Sunday, February 8, 2015
Islamic terrorists, in Nigeria they call themselves Boko Haram, have scored the biggest victory yet with the announcement that presidential elections will be delayed six weeks in the most populous nation on the continent.
All the beheadings and burning alive in the world may not be as a big a draw for Muslims who believe their faith is the only one acceptable throughout the world.
Nigeria has a population of 173 million, and is a major oil producer but remains the sick man of Africa.
For years it has sought to portray its problems, including a civil war in Biafra, as a result of British colonization. Yet other former colonies with fewer resources, both British and other European countries, are doing far better.
"Many people will be very angry and annoyed. I want to assure all Nigerians, no one is forcing us to make this decision, this is a very weighty decision., Independent National Electoral Commission Chairman Attahiru Jega said at a media conference Saturday night.
The vote was moved from Feb. 14 to March 28. The election commission said the Army was too busy trying to fight the terrorists to guarantee a safe election.
The U.S. government has joined opposition leaders, including opposing president former Gen. Muhammadu Buhari.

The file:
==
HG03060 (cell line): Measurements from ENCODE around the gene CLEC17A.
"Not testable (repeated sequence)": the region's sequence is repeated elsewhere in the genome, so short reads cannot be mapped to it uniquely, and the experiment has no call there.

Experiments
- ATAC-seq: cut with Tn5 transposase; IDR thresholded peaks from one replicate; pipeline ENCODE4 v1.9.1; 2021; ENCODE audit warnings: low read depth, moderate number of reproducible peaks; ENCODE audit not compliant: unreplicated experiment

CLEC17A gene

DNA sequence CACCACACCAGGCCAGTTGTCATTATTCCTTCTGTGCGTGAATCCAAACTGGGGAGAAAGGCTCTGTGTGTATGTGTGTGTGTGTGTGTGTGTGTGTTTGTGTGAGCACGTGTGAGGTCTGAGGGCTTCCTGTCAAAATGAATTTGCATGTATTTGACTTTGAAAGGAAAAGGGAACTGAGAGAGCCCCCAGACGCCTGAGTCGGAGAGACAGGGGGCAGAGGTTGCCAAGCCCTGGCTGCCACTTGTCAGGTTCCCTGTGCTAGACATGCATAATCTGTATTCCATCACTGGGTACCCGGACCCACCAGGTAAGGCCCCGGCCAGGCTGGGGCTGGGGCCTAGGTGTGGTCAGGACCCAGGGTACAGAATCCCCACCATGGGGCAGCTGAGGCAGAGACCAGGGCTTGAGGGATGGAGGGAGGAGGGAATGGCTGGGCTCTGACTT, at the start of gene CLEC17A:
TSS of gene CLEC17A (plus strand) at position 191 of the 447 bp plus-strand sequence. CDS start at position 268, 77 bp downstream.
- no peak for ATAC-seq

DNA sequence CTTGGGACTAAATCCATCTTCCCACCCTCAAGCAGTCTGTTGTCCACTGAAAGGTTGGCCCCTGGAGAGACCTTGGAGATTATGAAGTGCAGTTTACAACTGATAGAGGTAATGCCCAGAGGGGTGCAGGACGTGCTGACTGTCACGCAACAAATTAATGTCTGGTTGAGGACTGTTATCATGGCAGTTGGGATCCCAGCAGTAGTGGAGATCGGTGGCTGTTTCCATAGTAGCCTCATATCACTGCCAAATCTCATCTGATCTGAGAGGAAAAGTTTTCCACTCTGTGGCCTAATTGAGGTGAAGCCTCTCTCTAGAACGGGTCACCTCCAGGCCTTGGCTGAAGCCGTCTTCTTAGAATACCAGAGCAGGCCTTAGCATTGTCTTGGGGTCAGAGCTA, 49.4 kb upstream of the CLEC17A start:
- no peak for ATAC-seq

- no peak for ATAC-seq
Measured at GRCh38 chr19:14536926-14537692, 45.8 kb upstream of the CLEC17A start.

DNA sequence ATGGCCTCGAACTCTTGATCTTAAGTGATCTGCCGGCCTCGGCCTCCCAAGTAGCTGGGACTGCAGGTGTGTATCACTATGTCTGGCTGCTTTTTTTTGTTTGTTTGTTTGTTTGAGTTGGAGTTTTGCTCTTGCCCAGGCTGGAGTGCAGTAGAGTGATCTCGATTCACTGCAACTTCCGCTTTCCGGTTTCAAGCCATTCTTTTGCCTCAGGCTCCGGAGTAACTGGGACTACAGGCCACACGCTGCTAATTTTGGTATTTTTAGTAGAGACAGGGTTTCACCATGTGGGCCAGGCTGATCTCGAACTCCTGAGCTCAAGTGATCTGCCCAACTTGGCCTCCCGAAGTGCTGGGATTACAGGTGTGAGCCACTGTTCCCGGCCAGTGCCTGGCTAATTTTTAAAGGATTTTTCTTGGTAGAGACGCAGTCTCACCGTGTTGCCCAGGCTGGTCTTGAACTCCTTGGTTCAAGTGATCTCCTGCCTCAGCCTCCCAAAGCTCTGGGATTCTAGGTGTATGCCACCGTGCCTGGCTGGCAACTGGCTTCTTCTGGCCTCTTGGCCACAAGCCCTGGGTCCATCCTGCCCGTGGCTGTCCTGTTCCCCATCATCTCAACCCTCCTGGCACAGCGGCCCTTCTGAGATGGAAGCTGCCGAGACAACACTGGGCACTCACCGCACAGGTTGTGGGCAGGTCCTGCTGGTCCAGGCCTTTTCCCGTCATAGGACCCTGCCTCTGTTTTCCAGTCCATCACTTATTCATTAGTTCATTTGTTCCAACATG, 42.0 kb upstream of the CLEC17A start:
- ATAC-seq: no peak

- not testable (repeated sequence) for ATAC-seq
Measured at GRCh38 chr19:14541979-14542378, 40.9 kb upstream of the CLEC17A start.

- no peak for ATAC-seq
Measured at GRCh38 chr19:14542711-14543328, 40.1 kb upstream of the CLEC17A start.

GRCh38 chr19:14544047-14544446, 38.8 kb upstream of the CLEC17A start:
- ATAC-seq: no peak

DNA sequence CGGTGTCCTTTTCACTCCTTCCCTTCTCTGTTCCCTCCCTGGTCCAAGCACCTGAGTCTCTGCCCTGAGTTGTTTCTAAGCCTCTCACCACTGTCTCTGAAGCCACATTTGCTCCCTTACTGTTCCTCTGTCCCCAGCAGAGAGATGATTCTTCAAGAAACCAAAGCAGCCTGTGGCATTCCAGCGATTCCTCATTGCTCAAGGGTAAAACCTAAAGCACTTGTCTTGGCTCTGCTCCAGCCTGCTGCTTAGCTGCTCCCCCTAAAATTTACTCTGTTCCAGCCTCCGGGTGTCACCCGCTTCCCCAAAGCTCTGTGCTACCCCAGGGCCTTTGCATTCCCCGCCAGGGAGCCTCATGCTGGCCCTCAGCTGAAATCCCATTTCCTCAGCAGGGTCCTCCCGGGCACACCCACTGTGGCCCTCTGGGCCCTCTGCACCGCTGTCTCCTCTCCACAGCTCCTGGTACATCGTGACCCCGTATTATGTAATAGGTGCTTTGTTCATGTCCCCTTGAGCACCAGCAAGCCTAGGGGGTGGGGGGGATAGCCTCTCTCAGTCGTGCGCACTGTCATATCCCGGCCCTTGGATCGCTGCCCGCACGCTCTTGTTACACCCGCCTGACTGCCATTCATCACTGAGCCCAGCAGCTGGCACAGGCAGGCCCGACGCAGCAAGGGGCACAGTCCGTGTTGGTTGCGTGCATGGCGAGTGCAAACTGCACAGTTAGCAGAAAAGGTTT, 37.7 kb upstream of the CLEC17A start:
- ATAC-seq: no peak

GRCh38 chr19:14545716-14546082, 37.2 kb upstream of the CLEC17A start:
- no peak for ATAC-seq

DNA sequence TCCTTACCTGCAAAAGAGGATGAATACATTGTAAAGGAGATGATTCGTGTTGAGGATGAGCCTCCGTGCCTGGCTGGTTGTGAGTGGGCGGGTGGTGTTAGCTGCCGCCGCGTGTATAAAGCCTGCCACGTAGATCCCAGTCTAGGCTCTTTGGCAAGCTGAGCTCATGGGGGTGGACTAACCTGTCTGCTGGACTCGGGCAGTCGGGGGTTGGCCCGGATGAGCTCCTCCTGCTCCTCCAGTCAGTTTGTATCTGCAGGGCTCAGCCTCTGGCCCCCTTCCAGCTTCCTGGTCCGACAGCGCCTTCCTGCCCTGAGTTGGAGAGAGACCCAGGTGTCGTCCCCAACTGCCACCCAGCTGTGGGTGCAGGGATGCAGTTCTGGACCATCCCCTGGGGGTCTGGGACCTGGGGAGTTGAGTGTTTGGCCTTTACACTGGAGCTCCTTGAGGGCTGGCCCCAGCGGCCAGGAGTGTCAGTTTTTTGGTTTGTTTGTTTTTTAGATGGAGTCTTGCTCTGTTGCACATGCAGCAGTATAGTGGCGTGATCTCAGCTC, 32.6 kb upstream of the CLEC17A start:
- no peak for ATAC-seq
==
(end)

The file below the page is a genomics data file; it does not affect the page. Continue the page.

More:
Buhari is a Muslim, Jonathan a Christian.
"It’s a big disgrace for Nigeria. It is now Cameroon and Chad fighting the insurgency more than Nigeria. We will build the capacity and Nigeria should be able to secure its territorial integrity," Buhari told Reuters.
Boko Haram is translated as “Western education is forbidden.” There have been frequent outbreaks of extremism among Muslims in Nigeria.
In 1980, on the Cameroon border, a man known by various names, including Mohammed Marwa, lead a revolt that cost 1,000 lives. His followers believed they were bullet-proof. The army and police ended the outbreak in a few days.
Since Boko Haram kidnapped 300 young women last year the world has watched as the Nigerian government has blamed everyone U.S. President Barack Obama and other foreign leaders while absolving President Goodluck Jonathan.
The U.S., Britain and other countries have sent aid to help the Nigerian army, which U.S. officials say has had a tendency to run away when confronted by Boko Haram. Villagers often have fought off the terrorists.
Both ISIS and Boko Haram have declared a caliphate.